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Passover


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Passover is one of the major holidays in the Jewish tradition. It is observed beginning on the 15th day of Nissan. The festival lasts for a solid week. (On the Western Calendar for 2015, this is from sunset on April 4 to nightfall on April 10.)

It is also known by the name Pesach, which comes from the Hebrew word Peh-Samech-Chet, which means "to pass over" or "to spare." This describes the origins of the holiday.

When the ancient Jews were in captivity in Egypt, Yahweh visited a series of plagues on the Egyptians in order to convince the Pharaoh to release the Jews. The last of these plagues was the killing of every firstborn son in the land. Jews were warned ahead of time and marked their houses so that they would be spared. The angels of death saw the markings over the front doors of the Jew's houses and "passed over" those houses, sparing the firstborn sons living within. Jewish people have commemorated this with the festival of Passover ever since.

One thing that many Jewish people definitely try to avoid during Passover is leavening, which is used to make bread rise. The Jews who were fleeing Egypt were in so much of a hurry that they didn't wait for their bread to rise before they took it with them. And then they were very hungry and so ate the "unleavened," or unrisen, bread. The modern Passover commemorates this by featuring a meal that contains unleavened bread.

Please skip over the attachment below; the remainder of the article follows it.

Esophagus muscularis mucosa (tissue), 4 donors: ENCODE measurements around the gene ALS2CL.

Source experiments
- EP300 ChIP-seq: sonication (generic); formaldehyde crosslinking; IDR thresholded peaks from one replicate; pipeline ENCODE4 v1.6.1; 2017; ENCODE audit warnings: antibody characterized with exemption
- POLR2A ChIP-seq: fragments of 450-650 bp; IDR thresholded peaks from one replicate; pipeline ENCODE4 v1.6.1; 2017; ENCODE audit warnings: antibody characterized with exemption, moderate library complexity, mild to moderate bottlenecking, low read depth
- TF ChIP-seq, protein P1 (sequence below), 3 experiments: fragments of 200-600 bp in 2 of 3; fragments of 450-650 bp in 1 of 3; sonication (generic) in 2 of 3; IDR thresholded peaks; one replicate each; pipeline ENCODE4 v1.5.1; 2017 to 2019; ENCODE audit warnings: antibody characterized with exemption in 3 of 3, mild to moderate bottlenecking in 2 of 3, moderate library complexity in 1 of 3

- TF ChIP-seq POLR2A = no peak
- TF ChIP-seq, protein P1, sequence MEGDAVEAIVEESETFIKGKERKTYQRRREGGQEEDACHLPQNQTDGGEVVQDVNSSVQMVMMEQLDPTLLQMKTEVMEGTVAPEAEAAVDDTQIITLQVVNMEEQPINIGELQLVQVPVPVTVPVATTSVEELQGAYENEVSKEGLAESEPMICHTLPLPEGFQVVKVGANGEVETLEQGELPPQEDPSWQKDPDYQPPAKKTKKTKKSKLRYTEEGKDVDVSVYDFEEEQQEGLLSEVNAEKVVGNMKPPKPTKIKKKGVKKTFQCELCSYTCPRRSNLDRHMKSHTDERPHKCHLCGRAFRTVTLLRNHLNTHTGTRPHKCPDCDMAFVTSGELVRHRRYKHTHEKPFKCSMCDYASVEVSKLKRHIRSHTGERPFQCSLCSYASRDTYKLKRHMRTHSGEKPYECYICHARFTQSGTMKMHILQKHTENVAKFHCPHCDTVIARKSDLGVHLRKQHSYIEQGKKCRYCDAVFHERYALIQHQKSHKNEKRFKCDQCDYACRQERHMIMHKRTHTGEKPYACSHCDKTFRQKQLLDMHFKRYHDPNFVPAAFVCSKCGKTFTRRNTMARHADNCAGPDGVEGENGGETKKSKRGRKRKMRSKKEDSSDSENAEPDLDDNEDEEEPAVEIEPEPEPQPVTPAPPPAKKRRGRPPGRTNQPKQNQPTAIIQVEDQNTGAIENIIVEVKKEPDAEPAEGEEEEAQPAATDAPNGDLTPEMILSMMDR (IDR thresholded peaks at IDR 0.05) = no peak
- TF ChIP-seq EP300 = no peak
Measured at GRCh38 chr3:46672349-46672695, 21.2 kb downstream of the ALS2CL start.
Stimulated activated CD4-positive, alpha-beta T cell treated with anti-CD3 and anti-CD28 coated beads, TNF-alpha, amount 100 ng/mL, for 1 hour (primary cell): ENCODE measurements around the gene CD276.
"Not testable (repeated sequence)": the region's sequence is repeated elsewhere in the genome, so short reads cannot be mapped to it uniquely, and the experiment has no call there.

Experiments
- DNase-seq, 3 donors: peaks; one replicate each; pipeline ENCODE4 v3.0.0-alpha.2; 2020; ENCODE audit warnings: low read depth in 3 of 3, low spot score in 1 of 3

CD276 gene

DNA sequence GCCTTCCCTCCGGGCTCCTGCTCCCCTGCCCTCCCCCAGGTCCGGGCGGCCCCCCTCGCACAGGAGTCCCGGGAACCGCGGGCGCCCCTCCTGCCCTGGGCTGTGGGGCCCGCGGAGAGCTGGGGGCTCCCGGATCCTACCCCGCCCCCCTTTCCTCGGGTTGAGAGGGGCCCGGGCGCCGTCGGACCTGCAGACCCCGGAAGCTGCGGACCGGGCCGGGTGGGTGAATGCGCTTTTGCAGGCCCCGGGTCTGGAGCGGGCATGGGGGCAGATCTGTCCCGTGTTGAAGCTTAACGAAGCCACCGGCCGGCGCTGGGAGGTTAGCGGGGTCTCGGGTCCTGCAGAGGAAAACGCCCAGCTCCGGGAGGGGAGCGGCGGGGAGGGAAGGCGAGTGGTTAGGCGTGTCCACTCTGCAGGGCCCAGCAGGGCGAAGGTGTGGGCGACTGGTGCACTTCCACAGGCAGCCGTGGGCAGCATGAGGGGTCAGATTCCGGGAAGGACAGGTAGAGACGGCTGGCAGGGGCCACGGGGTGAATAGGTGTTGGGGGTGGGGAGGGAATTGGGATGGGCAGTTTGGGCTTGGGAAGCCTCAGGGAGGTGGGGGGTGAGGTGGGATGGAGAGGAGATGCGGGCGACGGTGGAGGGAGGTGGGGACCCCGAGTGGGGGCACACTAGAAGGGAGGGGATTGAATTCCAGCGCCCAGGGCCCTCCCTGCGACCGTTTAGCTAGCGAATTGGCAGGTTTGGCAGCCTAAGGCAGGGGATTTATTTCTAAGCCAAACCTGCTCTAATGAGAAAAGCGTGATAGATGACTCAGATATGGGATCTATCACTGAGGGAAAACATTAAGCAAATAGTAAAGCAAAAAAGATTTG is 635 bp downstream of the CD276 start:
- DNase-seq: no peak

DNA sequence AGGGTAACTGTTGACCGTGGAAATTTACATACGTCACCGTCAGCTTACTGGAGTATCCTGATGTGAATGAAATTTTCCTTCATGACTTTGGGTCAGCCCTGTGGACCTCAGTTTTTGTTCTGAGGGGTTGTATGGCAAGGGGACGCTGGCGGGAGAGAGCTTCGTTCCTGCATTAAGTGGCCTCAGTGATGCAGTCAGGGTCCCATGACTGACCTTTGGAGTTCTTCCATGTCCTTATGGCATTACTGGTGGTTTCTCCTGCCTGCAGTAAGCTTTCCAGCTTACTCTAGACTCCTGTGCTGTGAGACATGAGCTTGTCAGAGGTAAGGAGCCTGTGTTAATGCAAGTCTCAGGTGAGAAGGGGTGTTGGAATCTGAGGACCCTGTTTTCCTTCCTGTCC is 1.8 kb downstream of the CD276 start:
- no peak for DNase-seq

The name of this unleavened bread is Matzah. It is made from flour and water and cooked very quickly. The name of the special Passover meal is the Seder. The word seder comes from a Hebrew root that means "order." During the seder, everything must be done in a specific order. The traditional seder includes as many as 15 things to do. Traditional music is often played as well.

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